Complex analysis

1. Feb 16, 2009

becu

Hi,
I'm studying complex analysis right now, I would like to use this thread to ask questions when I read books. Many questions will be very stupid, so please bear with me.
Also, English is my second language.

text: Complex Analysis (2nd edition)
author: Stephen D. Fisher

[question deleted] this first question is very stupid. i figured it out. thank you. i will come back for other questions.

Thanks.

Last edited: Feb 16, 2009
2. Feb 17, 2009

becu

Variation of Maximum principle: "If u(x,y) is harmonic and nonconstant on a domain D, then |u(x,y)| has no local maximum in D". the proof of this is left as an exercise. i want to prove it.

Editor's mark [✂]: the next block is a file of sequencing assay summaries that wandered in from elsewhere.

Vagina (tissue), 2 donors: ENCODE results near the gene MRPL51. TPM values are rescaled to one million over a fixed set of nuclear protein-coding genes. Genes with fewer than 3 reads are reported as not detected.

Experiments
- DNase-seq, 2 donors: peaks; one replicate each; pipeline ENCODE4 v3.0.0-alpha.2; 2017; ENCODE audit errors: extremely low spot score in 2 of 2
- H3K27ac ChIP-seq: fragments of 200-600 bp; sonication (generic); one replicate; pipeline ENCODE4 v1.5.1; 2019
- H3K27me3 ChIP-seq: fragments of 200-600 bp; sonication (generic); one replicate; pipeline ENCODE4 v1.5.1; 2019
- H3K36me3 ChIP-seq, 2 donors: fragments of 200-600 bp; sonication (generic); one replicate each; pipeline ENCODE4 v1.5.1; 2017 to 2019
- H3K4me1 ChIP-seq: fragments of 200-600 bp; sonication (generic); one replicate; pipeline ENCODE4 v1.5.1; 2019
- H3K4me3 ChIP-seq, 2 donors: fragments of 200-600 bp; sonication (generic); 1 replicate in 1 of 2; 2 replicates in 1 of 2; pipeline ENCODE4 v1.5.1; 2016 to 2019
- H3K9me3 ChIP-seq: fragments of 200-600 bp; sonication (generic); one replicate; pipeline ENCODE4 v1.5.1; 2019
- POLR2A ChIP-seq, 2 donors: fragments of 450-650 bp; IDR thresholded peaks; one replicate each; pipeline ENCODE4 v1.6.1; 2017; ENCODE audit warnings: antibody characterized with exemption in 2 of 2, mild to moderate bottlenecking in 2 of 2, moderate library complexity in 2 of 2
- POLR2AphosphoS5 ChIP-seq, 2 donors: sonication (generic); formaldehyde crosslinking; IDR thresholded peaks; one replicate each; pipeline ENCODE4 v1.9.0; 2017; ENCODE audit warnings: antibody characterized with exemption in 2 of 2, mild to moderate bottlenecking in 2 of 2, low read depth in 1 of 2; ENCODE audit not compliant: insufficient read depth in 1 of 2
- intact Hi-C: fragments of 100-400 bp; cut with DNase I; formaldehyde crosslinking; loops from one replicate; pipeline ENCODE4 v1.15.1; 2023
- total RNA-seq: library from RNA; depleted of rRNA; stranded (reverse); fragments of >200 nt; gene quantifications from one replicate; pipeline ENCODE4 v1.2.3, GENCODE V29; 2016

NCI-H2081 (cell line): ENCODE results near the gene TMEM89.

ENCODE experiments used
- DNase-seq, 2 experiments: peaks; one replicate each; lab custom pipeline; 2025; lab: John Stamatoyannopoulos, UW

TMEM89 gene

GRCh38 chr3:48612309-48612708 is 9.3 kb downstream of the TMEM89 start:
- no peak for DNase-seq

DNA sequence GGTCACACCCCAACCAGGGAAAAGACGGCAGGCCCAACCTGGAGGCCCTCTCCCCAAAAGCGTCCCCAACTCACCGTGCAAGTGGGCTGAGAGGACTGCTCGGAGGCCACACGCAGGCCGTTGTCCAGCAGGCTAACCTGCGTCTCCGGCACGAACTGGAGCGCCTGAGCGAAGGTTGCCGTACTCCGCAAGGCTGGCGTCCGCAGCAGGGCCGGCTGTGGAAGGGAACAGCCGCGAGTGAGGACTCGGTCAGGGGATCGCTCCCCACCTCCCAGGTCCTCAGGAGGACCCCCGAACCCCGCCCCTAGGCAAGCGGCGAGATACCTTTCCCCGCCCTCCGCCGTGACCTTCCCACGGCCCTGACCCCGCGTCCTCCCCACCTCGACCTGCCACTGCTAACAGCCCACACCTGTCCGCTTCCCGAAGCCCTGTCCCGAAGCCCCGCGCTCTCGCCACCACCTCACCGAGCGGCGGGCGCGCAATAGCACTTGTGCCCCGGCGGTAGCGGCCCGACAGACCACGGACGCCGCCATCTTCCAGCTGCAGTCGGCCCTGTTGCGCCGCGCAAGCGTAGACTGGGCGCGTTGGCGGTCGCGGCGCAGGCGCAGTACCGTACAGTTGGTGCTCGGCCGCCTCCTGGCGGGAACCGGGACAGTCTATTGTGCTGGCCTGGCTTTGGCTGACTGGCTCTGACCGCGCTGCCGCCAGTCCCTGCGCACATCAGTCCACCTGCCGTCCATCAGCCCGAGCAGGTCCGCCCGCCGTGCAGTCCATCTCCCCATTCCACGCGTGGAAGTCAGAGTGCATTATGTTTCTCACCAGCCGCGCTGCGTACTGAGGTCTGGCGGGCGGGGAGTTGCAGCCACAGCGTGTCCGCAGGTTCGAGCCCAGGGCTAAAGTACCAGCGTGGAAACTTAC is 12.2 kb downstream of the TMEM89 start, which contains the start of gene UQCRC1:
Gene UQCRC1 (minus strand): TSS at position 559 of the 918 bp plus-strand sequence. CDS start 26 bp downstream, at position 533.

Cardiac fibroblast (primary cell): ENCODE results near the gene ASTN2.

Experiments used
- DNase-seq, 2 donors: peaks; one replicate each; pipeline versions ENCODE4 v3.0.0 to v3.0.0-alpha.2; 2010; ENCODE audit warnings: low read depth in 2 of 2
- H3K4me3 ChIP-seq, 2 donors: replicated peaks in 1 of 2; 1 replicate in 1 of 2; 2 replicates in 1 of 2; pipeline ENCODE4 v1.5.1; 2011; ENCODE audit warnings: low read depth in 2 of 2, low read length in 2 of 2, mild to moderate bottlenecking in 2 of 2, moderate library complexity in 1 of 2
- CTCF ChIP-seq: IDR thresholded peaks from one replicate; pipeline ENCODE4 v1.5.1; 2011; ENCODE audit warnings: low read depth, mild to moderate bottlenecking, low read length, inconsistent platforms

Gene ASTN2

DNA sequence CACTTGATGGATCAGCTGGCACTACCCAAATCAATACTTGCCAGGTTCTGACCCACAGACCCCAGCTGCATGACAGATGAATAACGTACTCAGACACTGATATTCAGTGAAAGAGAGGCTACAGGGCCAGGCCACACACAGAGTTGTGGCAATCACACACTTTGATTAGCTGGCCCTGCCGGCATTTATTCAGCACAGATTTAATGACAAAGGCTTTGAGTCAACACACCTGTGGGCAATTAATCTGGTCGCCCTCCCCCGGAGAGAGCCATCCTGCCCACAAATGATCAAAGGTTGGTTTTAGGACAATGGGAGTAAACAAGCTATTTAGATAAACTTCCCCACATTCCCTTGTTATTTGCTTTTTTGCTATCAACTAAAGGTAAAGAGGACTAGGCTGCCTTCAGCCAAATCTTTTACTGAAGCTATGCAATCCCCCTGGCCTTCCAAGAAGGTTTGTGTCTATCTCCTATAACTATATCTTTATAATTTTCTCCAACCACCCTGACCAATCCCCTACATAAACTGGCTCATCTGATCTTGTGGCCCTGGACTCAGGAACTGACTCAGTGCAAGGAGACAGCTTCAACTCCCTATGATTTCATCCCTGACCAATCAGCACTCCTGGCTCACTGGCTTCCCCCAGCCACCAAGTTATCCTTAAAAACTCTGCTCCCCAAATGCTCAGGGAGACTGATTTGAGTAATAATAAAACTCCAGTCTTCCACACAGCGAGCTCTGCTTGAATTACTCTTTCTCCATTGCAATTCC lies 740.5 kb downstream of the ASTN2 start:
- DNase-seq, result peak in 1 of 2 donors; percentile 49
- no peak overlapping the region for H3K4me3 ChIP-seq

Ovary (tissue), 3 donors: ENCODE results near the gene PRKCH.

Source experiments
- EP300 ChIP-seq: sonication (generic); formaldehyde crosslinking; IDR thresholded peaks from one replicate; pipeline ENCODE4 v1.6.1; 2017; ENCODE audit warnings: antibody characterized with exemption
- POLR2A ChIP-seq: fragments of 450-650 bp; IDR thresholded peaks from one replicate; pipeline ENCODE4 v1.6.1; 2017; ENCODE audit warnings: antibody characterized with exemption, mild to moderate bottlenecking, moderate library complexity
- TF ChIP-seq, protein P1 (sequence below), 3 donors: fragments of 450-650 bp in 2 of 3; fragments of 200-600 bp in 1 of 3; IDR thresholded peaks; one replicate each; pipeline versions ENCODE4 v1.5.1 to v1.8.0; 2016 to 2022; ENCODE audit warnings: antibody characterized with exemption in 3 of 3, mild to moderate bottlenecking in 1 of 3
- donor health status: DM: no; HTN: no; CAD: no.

case 1: u(x,y) is complex-valued function, then since u is harmonic, it is analytic on D. By the Maximum Modulus Principle, |u| has no local max in D
case 2: u(x,y) is real-valued function, then u has no local max and no local min in D. How do you go from this to |u|?

Thanks.

3. Feb 17, 2009

HallsofIvy

If u is harmonic on D, then there exist another harmonic function, v(x,y), such that f(z)= u(z)+ iv(z) where z= x+ iy, is analytic on D.

4. Feb 17, 2009

jostpuur

Not true 100%. For example $D=\mathbb{C}\backslash\{0\}$ and $u(z)=\log |z|$.

5. Feb 17, 2009

HallsofIvy

True! I was assuming a simply connected domain.

6. Feb 17, 2009

becu

then? we're using this fact to prove when the case u is complex-valued function right? I got that part down, put i'm stuck when u is real-valued function.

actually when I read further down, the book suggest to use mean-value property to prove above statement.